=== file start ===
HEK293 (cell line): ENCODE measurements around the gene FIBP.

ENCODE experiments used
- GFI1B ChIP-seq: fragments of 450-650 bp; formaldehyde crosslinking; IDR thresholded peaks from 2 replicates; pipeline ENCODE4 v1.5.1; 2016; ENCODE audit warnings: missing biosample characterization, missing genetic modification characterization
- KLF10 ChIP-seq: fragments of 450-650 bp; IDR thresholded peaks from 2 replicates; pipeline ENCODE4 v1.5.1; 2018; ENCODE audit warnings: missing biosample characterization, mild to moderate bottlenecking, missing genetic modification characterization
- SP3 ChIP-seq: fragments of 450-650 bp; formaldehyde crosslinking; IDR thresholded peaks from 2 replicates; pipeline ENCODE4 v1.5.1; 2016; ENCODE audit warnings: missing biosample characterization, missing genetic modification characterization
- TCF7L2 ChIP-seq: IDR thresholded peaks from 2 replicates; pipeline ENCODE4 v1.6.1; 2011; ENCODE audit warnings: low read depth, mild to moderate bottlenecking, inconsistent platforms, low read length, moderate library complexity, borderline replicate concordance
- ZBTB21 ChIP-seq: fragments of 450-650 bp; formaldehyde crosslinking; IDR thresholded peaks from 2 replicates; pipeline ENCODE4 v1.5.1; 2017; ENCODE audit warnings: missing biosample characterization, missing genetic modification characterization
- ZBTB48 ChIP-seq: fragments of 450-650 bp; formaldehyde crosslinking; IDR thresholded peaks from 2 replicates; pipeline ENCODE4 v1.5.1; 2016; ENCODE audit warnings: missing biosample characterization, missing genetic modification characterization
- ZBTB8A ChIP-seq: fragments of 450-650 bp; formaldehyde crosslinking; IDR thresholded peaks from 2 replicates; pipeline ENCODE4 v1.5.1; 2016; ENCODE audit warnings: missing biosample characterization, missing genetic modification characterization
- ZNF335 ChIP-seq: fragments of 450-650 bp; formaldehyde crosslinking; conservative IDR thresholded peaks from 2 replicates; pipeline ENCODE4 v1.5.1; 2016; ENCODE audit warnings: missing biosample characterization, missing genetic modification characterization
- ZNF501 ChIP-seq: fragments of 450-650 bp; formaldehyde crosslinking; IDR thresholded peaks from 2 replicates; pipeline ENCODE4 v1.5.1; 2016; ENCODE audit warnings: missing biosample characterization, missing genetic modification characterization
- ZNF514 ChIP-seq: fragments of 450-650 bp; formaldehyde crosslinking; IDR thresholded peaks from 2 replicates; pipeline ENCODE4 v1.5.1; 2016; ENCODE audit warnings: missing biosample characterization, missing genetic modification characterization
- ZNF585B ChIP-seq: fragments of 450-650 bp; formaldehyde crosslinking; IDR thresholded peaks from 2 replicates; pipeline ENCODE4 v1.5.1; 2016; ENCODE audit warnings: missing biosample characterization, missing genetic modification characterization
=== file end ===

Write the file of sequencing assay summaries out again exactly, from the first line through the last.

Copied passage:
HEK293 (cell line): ENCODE measurements around the gene FIBP.

ENCODE experiments used
- GFI1B ChIP-seq: fragments of 450-650 bp; formaldehyde crosslinking; IDR thresholded peaks from 2 replicates; pipeline ENCODE4 v1.5.1; 2016; ENCODE audit warnings: missing biosample characterization, missing genetic modification characterization
- KLF10 ChIP-seq: fragments of 450-650 bp; IDR thresholded peaks from 2 replicates; pipeline ENCODE4 v1.5.1; 2018; ENCODE audit warnings: missing biosample characterization, mild to moderate bottlenecking, missing genetic modification characterization
- SP3 ChIP-seq: fragments of 450-650 bp; formaldehyde crosslinking; IDR thresholded peaks from 2 replicates; pipeline ENCODE4 v1.5.1; 2016; ENCODE audit warnings: missing biosample characterization, missing genetic modification characterization
- TCF7L2 ChIP-seq: IDR thresholded peaks from 2 replicates; pipeline ENCODE4 v1.6.1; 2011; ENCODE audit warnings: low read depth, mild to moderate bottlenecking, inconsistent platforms, low read length, moderate library complexity, borderline replicate concordance
- ZBTB21 ChIP-seq: fragments of 450-650 bp; formaldehyde crosslinking; IDR thresholded peaks from 2 replicates; pipeline ENCODE4 v1.5.1; 2017; ENCODE audit warnings: missing biosample characterization, missing genetic modification characterization
- ZBTB48 ChIP-seq: fragments of 450-650 bp; formaldehyde crosslinking; IDR thresholded peaks from 2 replicates; pipeline ENCODE4 v1.5.1; 2016; ENCODE audit warnings: missing biosample characterization, missing genetic modification characterization
- ZBTB8A ChIP-seq: fragments of 450-650 bp; formaldehyde crosslinking; IDR thresholded peaks from 2 replicates; pipeline ENCODE4 v1.5.1; 2016; ENCODE audit warnings: missing biosample characterization, missing genetic modification characterization
- ZNF335 ChIP-seq: fragments of 450-650 bp; formaldehyde crosslinking; conservative IDR thresholded peaks from 2 replicates; pipeline ENCODE4 v1.5.1; 2016; ENCODE audit warnings: missing biosample characterization, missing genetic modification characterization
- ZNF501 ChIP-seq: fragments of 450-650 bp; formaldehyde crosslinking; IDR thresholded peaks from 2 replicates; pipeline ENCODE4 v1.5.1; 2016; ENCODE audit warnings: missing biosample characterization, missing genetic modification characterization
- ZNF514 ChIP-seq: fragments of 450-650 bp; formaldehyde crosslinking; IDR thresholded peaks from 2 replicates; pipeline ENCODE4 v1.5.1; 2016; ENCODE audit warnings: missing biosample characterization, missing genetic modification characterization
- ZNF585B ChIP-seq: fragments of 450-650 bp; formaldehyde crosslinking; IDR thresholded peaks from 2 replicates; pipeline ENCODE4 v1.5.1; 2016; ENCODE audit warnings: missing biosample characterization, missing genetic modification characterization